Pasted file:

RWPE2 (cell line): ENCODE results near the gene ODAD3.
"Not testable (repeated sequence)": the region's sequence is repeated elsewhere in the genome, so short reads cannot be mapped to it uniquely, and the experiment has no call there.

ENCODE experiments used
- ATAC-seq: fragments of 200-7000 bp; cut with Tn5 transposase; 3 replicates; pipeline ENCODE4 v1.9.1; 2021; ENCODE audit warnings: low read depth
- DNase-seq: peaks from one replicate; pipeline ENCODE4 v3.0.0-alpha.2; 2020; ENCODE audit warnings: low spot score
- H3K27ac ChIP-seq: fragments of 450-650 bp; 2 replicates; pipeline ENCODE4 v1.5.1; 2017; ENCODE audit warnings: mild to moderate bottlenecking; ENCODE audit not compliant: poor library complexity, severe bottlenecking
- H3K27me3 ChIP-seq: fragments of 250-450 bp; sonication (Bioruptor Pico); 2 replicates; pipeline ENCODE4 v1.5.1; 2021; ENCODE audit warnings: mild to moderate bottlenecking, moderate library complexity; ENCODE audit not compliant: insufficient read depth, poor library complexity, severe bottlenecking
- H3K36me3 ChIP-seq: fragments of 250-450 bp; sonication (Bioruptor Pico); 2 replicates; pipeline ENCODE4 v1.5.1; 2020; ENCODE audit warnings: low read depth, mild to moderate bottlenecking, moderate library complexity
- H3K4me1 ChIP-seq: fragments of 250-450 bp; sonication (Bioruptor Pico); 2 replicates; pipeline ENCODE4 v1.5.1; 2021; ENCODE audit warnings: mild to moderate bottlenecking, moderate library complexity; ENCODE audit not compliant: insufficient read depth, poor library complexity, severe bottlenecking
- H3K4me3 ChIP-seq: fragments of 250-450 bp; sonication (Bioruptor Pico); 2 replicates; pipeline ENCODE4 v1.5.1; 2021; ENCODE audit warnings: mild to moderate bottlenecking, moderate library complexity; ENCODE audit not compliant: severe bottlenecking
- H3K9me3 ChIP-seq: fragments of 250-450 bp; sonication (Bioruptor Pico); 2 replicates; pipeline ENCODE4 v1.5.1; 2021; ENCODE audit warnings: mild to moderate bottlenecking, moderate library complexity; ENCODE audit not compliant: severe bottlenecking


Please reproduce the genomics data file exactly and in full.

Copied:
RWPE2 (cell line): ENCODE results near the gene ODAD3.
"Not testable (repeated sequence)": the region's sequence is repeated elsewhere in the genome, so short reads cannot be mapped to it uniquely, and the experiment has no call there.

ENCODE experiments used
- ATAC-seq: fragments of 200-7000 bp; cut with Tn5 transposase; 3 replicates; pipeline ENCODE4 v1.9.1; 2021; ENCODE audit warnings: low read depth
- DNase-seq: peaks from one replicate; pipeline ENCODE4 v3.0.0-alpha.2; 2020; ENCODE audit warnings: low spot score
- H3K27ac ChIP-seq: fragments of 450-650 bp; 2 replicates; pipeline ENCODE4 v1.5.1; 2017; ENCODE audit warnings: mild to moderate bottlenecking; ENCODE audit not compliant: poor library complexity, severe bottlenecking
- H3K27me3 ChIP-seq: fragments of 250-450 bp; sonication (Bioruptor Pico); 2 replicates; pipeline ENCODE4 v1.5.1; 2021; ENCODE audit warnings: mild to moderate bottlenecking, moderate library complexity; ENCODE audit not compliant: insufficient read depth, poor library complexity, severe bottlenecking
- H3K36me3 ChIP-seq: fragments of 250-450 bp; sonication (Bioruptor Pico); 2 replicates; pipeline ENCODE4 v1.5.1; 2020; ENCODE audit warnings: low read depth, mild to moderate bottlenecking, moderate library complexity
- H3K4me1 ChIP-seq: fragments of 250-450 bp; sonication (Bioruptor Pico); 2 replicates; pipeline ENCODE4 v1.5.1; 2021; ENCODE audit warnings: mild to moderate bottlenecking, moderate library complexity; ENCODE audit not compliant: insufficient read depth, poor library complexity, severe bottlenecking
- H3K4me3 ChIP-seq: fragments of 250-450 bp; sonication (Bioruptor Pico); 2 replicates; pipeline ENCODE4 v1.5.1; 2021; ENCODE audit warnings: mild to moderate bottlenecking, moderate library complexity; ENCODE audit not compliant: severe bottlenecking
- H3K9me3 ChIP-seq: fragments of 250-450 bp; sonication (Bioruptor Pico); 2 replicates; pipeline ENCODE4 v1.5.1; 2021; ENCODE audit warnings: mild to moderate bottlenecking, moderate library complexity; ENCODE audit not compliant: severe bottlenecking